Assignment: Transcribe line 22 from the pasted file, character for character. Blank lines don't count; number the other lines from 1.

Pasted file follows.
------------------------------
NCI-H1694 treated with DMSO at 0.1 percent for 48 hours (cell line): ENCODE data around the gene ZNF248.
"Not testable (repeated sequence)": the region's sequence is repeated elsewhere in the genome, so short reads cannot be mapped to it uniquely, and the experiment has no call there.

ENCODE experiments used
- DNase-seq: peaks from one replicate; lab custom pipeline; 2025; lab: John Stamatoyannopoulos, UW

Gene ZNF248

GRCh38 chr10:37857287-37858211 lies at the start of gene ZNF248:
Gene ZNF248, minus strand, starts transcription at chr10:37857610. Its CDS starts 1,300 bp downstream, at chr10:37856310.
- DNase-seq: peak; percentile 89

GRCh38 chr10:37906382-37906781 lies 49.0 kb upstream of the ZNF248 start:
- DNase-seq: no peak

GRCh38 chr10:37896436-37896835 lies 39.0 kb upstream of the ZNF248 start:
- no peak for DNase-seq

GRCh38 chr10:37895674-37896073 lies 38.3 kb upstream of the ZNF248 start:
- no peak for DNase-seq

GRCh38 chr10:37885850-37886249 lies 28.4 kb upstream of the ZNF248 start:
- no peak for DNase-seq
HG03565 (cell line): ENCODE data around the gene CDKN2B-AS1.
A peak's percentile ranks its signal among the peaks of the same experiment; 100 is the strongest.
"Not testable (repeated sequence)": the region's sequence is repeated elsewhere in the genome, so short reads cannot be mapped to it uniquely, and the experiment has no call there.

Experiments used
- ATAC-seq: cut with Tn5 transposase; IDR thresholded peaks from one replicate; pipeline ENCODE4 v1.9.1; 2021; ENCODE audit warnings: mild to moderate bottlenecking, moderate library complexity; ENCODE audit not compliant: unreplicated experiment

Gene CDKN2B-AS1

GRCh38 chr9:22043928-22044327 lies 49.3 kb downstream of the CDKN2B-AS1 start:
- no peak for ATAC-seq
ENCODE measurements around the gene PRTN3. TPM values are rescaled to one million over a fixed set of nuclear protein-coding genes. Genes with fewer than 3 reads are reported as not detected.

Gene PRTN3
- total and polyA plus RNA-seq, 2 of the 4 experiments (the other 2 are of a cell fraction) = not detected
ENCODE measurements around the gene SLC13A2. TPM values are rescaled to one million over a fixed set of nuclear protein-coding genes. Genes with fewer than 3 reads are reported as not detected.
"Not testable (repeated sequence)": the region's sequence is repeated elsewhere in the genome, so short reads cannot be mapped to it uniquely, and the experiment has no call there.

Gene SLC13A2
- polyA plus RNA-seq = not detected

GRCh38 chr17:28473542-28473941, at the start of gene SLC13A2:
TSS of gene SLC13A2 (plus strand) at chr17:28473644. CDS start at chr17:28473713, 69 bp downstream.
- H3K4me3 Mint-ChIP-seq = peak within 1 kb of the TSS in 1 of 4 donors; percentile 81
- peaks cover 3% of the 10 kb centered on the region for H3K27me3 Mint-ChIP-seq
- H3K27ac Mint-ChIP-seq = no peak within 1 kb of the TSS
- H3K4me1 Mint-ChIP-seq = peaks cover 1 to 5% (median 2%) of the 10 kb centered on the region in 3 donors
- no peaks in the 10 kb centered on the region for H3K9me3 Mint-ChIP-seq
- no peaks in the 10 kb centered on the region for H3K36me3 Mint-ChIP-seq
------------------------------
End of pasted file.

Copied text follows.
Gene CDKN2B-AS1